Like my crazy grandma before me, I am certain that the weather affects my sinuses, causing ridiculously bad headaches that follow changes in barometric pressure. (Scientists tend to doubt that this is a real thing, by the way. So I might be nuts, too.) The last few days have been particularly rough, with a weird boomerang from cool-and-pleasant to hot-and-humid and then right on back to cool-and-pleasant in the space of less than 72 hours.
I’ve been slightly less than fully coherent for much of this time: tired, but not sleeping well. Also, I can barely hear out of one congested ear – a fact I seem weirdly able to forget until I pick up the phone – and my balance is slightly off, keeping me from my customary long runs on the hilly trails near my house.
I’m not a person who often gets sick and, anyway, there’s not much to be done about it (other than writing very whiny blog posts, of course), as life – in the form of kids, business, home, etc. – does have to go on, regardless of whether I feel like managing it. I have found, though, that the state of being slightly, um, under the weather is a useful one, creatively. There’s something about being physically sluggish that allows your mind to engage with the world in a different way. All those consumptive poets probably were onto something.
In my own slightly altered state, I’ve managed two notable insights this week. I don’t what I’m going to do with them, exactly, other than jot them down here. But they’re informing my thinking and I’m still kind of wrapping my mind around them.
Insight Number One: It’s really, really hard to be a good parent when you feel crappy.
OK, sure, this is pretty obvious. You’re bound to be less patient when you don’t feel well. What I hadn’t fully realized, though, until it hit me last night, was how this connects to the challenges faced by struggling families around the world. I know that in many places in sub-Saharan Africa, for example, it’s pretty common for people to be dealing with chronic, low-level health problems all the time. Simple infections, food-borne illnesses and other conditions that could be easily remedied are, instead, untreated and they linger and worsen over time. I’ve often tried to explain this dynamic to people who are critical of the lack of productivity or initiative they see in the “developing world,” but, I have to confess, I’ve had a real blind spot for it, closer to home.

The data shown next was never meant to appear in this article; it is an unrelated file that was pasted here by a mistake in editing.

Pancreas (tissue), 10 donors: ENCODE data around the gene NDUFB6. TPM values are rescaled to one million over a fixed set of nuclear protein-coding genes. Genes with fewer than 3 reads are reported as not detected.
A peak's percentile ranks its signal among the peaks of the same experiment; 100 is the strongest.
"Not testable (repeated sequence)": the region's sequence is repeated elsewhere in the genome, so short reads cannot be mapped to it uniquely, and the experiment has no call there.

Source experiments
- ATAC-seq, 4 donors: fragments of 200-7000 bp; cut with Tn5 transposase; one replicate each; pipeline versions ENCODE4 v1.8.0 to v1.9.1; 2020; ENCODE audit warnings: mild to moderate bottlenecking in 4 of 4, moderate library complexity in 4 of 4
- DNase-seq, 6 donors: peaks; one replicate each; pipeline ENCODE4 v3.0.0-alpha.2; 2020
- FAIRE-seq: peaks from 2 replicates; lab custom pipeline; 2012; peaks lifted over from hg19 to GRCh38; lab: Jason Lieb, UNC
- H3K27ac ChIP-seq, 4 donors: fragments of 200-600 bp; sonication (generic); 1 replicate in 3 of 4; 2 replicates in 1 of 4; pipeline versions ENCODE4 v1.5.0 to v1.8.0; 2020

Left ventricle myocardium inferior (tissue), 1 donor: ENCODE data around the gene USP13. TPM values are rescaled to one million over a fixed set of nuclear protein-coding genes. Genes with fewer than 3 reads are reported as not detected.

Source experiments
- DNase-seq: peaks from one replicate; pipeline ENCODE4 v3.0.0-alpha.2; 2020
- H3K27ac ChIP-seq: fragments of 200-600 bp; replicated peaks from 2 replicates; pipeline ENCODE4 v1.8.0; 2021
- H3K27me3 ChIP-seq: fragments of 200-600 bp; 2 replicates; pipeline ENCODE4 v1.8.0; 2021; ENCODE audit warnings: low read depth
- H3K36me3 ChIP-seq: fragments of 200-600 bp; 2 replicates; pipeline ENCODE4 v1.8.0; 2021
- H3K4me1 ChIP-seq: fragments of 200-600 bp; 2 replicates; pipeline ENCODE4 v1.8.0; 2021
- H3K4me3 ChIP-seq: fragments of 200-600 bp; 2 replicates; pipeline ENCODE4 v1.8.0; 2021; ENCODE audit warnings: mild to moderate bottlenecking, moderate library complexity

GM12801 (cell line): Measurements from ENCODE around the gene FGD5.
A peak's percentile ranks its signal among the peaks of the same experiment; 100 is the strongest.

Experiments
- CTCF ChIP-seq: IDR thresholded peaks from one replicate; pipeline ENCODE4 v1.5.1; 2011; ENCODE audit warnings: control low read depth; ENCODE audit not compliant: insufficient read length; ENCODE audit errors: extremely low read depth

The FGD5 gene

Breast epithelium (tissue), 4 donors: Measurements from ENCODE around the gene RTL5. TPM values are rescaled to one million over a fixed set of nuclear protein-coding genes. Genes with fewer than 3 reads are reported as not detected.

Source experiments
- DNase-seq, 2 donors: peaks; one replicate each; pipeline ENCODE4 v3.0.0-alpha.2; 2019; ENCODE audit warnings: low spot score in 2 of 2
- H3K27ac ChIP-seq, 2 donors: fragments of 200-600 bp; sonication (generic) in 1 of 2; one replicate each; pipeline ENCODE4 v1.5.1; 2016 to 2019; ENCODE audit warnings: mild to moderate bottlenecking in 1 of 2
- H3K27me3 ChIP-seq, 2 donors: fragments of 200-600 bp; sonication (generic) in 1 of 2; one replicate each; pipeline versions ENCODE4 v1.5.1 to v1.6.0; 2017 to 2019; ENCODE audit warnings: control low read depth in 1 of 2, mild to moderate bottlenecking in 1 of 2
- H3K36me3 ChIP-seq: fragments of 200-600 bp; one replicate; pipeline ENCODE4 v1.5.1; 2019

Then, last night—our usual “Board Game Night,” a favorite family ritual of mine—I found myself unable to deal with the prospect of even 20 minutes in CandyLand and ended up just sitting on the couch, eyes half-open, as the kids played iPad games. What if I felt like that all the time? What if untreated asthma or poorly managed diabetes—conditions far more prevalent among lower income communities in the US than in wealthier ones—tapped my energy like this every day?
My easy, comfortable life affords me the opportunity to go far beyond the basics of caring for my kids: we read and play together constantly. And, to the extent that this activity develops their brains, it reinforces the economic and educational advantages they already have over kids whose parents have fewer resources.
The book I’m working on now, my second novel, is, in many ways a meditation on parenting and its demands on women. I’m thinking hard about how to incorporate this new-to-me insight into the way my characters approach raising their kids.
I’m also thinking about ways to build some real-life advocacy around this point—that if we help parents feel better, we can make kids’ lives better. School-based clinics, open to families, can go a long way in helping parents manage their own health while also building community and goodwill around a neighborhood school.
Insight Number Two: Maybe “exercise” is kind of a dumb idea.
Many of my family’s regular household tasks are either hugely automated—thank you, dishwasher and washing machine, for your daily service—or are outsourced to folks like our landscaper and housecleaner. We pay for these services, of course, with the money we earn at our largely sedentary jobs.
We also pay money for a gym membership so we can get the physical and mental benefits of being active.
I run regularly because it keeps me fit, clears my mind and burns [some of] the calories I consume in the form of bread, cheese and wine. I also spend a lot of time on these runs, therefore creating the need for more household help to get stuff done and the need to do more work to pay for it all.
What if, instead of “exercise,” I just did actual, physical work?
I am daring myself to actually try this for a couple of weeks just to see what happens when you replace yoga with weed-pulling. But I guess I am also secretly hoping that I’ll turn out to have some horrible allergy to the weeds. Because sometimes these insights are just a big pain in the ass.